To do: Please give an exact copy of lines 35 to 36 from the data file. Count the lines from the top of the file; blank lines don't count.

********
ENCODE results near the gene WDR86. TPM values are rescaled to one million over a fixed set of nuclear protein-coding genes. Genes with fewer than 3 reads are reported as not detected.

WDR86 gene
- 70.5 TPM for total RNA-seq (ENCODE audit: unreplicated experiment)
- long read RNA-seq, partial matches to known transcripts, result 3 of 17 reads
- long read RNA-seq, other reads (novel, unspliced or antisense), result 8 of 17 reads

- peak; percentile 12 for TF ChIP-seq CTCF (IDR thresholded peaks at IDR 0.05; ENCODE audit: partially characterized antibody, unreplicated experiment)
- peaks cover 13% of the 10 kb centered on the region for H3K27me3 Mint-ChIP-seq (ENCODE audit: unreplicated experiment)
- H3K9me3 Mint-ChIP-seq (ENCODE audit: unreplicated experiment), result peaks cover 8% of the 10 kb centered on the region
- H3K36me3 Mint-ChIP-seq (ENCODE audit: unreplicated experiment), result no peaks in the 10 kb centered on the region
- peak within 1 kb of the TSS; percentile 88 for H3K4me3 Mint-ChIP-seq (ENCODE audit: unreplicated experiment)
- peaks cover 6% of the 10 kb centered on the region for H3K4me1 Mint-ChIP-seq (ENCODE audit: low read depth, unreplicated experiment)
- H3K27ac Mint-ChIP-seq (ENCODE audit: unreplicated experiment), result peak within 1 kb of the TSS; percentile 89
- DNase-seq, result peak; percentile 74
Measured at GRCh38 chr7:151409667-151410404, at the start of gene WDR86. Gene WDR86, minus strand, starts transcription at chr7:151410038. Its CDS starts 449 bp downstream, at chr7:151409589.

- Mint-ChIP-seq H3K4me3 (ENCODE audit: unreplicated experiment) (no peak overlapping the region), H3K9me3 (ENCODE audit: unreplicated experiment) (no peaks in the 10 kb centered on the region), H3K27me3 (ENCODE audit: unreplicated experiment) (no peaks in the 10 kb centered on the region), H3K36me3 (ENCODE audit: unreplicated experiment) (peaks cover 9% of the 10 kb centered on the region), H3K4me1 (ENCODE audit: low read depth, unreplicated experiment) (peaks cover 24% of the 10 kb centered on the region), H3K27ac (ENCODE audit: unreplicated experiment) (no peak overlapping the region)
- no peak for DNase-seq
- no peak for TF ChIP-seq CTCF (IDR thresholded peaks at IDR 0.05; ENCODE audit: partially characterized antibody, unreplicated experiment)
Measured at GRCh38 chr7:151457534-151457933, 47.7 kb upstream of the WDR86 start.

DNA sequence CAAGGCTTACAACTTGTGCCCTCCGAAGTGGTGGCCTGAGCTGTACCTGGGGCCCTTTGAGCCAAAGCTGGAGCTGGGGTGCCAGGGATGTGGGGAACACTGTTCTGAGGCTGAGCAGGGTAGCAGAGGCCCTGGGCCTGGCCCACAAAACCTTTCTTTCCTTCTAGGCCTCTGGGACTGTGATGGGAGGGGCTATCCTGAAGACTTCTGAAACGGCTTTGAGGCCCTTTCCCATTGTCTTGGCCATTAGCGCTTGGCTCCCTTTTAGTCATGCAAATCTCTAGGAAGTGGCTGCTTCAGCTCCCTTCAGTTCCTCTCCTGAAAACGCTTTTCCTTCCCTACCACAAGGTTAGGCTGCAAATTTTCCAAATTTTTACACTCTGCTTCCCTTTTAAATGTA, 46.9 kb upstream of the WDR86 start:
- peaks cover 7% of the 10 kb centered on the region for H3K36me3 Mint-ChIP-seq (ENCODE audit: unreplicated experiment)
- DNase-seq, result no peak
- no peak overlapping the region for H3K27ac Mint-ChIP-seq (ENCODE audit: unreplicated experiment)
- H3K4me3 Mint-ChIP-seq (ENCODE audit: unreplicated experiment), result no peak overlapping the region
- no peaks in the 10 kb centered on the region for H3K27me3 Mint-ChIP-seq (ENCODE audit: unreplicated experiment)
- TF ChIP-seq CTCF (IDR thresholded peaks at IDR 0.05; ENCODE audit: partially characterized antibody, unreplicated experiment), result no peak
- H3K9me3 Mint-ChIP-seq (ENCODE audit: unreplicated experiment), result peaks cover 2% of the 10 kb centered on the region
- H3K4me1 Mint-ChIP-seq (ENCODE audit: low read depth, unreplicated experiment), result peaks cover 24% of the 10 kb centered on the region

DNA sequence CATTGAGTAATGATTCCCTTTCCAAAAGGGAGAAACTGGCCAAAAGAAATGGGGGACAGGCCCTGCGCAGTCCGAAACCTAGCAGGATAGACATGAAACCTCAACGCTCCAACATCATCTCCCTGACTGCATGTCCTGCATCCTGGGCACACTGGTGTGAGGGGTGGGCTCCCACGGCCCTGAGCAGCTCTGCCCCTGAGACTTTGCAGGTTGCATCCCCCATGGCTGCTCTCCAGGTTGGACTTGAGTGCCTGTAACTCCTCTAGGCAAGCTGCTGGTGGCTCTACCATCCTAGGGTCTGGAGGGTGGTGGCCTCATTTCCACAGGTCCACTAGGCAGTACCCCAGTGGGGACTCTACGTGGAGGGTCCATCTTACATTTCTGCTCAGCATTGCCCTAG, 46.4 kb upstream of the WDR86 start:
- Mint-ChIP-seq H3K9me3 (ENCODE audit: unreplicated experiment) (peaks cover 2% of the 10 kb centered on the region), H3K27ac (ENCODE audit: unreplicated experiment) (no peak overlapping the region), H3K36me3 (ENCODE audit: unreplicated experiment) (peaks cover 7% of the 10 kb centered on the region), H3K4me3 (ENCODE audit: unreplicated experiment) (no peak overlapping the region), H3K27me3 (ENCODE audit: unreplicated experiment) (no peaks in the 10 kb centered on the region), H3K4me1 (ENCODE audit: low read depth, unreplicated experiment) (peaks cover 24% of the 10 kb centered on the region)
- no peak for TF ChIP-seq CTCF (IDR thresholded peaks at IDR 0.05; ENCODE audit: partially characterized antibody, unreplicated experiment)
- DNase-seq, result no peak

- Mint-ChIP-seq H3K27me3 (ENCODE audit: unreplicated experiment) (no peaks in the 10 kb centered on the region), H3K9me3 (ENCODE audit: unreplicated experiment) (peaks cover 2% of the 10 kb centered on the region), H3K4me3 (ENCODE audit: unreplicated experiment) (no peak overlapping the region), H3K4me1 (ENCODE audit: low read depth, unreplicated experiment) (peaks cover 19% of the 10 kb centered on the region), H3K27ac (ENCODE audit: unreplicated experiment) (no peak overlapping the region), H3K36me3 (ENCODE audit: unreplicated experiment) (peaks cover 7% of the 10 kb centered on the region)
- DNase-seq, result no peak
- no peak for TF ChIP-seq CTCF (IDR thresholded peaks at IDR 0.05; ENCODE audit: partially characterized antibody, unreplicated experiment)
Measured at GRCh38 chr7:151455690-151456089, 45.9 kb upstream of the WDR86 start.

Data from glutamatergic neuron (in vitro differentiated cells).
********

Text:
Measured at GRCh38 chr7:151455690-151456089, 45.9 kb upstream of the WDR86 start.

Data from glutamatergic neuron (in vitro differentiated cells).